In December 2011 Tamara Stepanyan is visiting Dubai, where her new fiction movie (”February 19″) will premiere at the Dubai International Film Festival (7-14 December 2011).
The idea of displacement and the fate of displaced persons is the focus of her documentary movie “Little Stones” (2010). How do the displaced people relate to the past and how do they see the past reflected in their present? How do they perceive their new identities? Does their background help or prevent them from living a new life?
The movie touches identity issues such as the sense of belonging or feeling comfortable in a new society, through several real life personalities from South Africa, Iran, India, Lebanon, Korea and Armenia who live now in Denmark.
The Korean (Sun Hee Engelstoft) is a young girl who originally was brought to Denmark as an adopted child. She says there are blank spaces in her life which forces her to go deeper and to explore about her origin. She goes to Korea and finds there a country where people have physical similarities with her. Everything is strange for her there, but she feels that she can be accustomed to that easily. She feels the presence of a whole country inside her body.
The Armenian (Tamara Stepanyan herself) remembers when she was a little child playing with snow. “It was so nice at the time”, she recalls. She liked the pure white snow back in the homeland. The sound of the metro, the noise of the city, the smell of the snow, all continue to remind her of Armenia. Sometimes nostalgia takes hold on her.
“Little Stones” shows how smell is an important part of memory. People remember old smells. They feel comfortable with a smell they knew and could be associated with.
The Iranian (Mina Musavi) talks about reunion. She remembers her feelings when she visited her relatives in Isfahan, Iran, after a long absence.
The South African (Doris Bloom) admits that she misses the country life back in South Africa. The feeling of being completely free and close to nature is what takes her back there in her mind.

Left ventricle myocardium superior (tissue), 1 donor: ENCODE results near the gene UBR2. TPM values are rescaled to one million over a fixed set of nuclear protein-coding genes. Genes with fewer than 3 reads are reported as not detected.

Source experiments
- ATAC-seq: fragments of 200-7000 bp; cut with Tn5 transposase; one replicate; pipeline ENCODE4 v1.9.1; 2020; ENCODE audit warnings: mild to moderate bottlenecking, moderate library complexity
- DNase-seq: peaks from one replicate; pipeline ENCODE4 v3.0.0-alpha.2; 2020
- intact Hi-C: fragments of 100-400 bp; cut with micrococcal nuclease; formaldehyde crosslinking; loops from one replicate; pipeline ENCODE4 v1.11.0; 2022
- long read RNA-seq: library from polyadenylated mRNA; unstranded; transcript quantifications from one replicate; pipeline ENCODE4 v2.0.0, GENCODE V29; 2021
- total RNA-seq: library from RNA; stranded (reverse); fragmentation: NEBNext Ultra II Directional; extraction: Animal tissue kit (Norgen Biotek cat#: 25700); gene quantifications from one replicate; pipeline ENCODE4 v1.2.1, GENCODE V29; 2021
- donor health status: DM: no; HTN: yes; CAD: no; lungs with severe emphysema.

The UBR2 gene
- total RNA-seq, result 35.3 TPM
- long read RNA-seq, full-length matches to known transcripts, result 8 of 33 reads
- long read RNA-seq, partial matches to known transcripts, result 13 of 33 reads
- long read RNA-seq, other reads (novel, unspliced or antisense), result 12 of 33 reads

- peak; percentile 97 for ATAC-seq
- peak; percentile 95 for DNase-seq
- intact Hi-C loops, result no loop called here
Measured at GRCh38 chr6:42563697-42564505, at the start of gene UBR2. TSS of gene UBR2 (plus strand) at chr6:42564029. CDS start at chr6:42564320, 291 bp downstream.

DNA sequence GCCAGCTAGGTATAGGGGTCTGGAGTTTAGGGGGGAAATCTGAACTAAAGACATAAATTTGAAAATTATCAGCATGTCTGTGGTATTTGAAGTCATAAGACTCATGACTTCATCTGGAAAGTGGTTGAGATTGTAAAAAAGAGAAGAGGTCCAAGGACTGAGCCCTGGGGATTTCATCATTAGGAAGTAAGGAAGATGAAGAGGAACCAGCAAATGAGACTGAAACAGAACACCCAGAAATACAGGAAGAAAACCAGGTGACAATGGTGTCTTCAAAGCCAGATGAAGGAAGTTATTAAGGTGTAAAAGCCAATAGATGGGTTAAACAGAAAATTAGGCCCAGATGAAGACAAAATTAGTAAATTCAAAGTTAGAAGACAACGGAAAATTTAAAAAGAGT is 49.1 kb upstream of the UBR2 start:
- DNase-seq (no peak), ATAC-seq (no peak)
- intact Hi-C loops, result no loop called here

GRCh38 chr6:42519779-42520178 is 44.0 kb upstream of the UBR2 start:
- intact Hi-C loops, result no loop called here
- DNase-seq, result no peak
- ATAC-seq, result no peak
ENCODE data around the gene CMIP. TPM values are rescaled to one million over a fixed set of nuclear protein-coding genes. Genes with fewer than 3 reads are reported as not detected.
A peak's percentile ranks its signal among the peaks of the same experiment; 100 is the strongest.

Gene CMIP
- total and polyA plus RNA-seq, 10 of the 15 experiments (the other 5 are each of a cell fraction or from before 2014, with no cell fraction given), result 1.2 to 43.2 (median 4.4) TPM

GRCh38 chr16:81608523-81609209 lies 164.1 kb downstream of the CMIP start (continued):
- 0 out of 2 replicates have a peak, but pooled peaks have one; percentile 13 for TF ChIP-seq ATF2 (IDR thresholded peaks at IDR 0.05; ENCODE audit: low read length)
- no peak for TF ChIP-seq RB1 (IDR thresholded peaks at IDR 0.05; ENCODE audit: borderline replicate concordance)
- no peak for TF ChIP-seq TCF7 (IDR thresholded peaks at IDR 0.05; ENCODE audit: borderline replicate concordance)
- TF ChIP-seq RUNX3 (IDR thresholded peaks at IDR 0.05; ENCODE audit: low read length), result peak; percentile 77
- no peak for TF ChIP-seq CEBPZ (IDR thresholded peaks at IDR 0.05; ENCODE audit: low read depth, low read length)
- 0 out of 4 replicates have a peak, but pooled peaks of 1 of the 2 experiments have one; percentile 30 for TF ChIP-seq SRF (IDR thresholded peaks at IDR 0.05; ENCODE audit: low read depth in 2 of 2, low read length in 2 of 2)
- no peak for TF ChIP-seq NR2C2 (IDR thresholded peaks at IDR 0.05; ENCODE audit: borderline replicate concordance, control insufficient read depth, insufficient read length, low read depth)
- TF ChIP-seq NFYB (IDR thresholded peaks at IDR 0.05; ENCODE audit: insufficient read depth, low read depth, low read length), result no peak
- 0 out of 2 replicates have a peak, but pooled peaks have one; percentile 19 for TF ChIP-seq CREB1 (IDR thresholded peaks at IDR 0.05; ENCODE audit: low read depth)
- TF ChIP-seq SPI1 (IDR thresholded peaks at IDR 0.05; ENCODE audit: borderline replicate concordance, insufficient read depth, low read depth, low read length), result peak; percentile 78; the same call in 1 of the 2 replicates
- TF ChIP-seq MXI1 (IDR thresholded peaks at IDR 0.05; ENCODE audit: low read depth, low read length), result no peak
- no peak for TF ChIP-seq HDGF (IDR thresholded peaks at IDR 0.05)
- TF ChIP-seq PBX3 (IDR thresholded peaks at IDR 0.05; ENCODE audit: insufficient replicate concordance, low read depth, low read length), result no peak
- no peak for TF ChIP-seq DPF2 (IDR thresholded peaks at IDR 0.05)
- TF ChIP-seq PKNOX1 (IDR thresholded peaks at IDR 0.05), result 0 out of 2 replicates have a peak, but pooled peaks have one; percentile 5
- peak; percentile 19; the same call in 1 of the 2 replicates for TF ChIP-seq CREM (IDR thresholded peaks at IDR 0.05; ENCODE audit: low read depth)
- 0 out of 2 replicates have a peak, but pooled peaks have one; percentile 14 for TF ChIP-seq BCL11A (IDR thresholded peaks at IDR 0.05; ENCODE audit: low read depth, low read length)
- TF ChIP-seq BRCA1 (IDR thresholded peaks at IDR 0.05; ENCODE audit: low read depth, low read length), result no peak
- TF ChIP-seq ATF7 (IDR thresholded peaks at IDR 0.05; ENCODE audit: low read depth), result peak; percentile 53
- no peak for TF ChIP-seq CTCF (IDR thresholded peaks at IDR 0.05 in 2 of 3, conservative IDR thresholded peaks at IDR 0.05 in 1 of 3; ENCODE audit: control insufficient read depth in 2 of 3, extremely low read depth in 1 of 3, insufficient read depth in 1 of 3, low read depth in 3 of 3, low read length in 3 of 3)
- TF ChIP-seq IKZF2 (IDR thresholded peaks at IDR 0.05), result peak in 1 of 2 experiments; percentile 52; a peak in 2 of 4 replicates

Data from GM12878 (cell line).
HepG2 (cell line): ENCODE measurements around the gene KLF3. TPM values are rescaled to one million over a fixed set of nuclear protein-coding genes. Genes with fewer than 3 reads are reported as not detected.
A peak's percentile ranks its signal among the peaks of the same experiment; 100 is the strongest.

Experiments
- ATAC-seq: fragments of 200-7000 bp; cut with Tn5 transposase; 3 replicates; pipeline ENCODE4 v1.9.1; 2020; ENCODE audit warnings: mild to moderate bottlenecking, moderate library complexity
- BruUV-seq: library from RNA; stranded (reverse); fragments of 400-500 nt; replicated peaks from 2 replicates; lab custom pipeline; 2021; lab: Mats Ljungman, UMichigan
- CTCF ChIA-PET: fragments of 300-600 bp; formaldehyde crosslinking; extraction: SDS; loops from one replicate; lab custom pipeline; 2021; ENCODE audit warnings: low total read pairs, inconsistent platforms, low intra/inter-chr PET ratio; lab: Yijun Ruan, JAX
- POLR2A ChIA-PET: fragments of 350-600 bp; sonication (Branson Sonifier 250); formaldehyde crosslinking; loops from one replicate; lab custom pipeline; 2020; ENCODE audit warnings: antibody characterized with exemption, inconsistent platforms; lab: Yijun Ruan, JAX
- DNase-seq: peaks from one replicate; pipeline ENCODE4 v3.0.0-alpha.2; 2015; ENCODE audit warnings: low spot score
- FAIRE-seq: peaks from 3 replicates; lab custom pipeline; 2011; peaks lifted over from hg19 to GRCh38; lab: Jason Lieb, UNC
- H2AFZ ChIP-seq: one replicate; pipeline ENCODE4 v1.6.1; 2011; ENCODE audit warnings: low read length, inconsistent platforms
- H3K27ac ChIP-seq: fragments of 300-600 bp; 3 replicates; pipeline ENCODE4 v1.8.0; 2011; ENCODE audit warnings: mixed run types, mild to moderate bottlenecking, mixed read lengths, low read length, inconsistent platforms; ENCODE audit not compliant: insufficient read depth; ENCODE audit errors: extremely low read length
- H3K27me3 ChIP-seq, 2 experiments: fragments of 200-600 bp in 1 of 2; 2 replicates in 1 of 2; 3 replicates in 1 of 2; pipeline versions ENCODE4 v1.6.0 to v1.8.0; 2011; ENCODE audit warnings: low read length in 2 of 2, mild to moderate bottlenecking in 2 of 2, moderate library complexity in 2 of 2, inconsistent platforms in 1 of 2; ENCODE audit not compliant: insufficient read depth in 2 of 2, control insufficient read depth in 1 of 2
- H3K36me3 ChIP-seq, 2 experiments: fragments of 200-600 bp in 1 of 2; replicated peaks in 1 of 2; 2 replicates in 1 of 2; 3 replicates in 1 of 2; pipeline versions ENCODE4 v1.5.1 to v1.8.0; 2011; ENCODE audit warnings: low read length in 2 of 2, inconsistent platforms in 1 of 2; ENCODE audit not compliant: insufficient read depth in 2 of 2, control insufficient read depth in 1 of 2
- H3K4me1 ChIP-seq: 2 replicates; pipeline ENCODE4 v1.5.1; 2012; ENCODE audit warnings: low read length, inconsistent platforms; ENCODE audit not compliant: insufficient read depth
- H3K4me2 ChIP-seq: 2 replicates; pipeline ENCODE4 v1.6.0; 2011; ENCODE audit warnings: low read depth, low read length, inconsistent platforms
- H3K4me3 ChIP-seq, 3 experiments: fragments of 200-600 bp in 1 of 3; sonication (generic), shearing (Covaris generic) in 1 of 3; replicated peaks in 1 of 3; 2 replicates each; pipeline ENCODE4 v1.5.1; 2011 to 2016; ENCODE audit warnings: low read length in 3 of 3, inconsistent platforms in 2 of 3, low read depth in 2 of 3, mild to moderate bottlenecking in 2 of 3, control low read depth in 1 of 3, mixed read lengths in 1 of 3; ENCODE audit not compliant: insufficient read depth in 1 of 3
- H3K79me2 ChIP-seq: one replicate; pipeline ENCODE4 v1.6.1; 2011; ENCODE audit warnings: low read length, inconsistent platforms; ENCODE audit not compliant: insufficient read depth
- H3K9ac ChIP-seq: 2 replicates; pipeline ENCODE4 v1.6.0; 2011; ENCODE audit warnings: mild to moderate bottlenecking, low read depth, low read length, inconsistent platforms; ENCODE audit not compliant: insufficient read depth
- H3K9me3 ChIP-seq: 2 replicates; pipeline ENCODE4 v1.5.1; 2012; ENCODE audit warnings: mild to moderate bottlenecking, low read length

The Indian (Preethi Nallu) feels that nostalgia is preventing her from exploring the new happenings in her life and proceeding into the future. “It is tricky but it can engulf you” she says referring to the past.
The movie (27 minutes) is directed, photographed and edited by Tamara Stepanyan. The actors are real life personalities (Doris Bloom, Sun Hee Engelstoft, Preethi Nallu, Mina Musavi and Tamara Stepanyan). The movie is supported by IMS International Media Support and Screen Institute Beirut and is copyrighted to the National Film School of Denmark (2010).
About Tamara Stepanyan (From Internet Movie Database)
Tamara Stepanyan was born in Armenia. During the breakdown of the Soviet Union, she moved to Lebanon with her parents in 1994, at a time when the country was coming out of the Civil War, and has been working and residing in Lebanon since.
She graduated in Communication Arts with an emphasis on Radio/TV/Film from the Lebanese American University (LAU) in 2005.
Stepanyan made a number of films while in university including The Needle (2004) and The Last Station (2005), and participated in film workshops in Armenia, South Korea and Denmark.
Her works include “My Beirut”, a video/photo/audio installation that was part of Badguer I in 2009, and recently “Little Stones”, a documentary shot in Denmark in 2010 that was shown in Nee a Beyrouth, in The Cinema Days of Beirut and in CPH DOX in Denmark.
Her recent film is fiction experimental film called “February 19”, 2011.
Movies and projects directed by Tamara Stepanyan:
– “The Needle”, 2004 (Shot in Lebanon).
– “The Last Station”, 2005 (Starring Jannet Hovhannisyan; Shot in Armenia. Supported by the Lebanese American University).
– “My Beirut”, 2009 (Video/photo/audio installation as part of Badguer I).
– “Little Stones”, 2010 (Starring several real life personalities; Documentary shot in Denmark).
– “February 19”, 2011 (Starring Ofelia Zakaryan and Vakhtang Harutyunyan).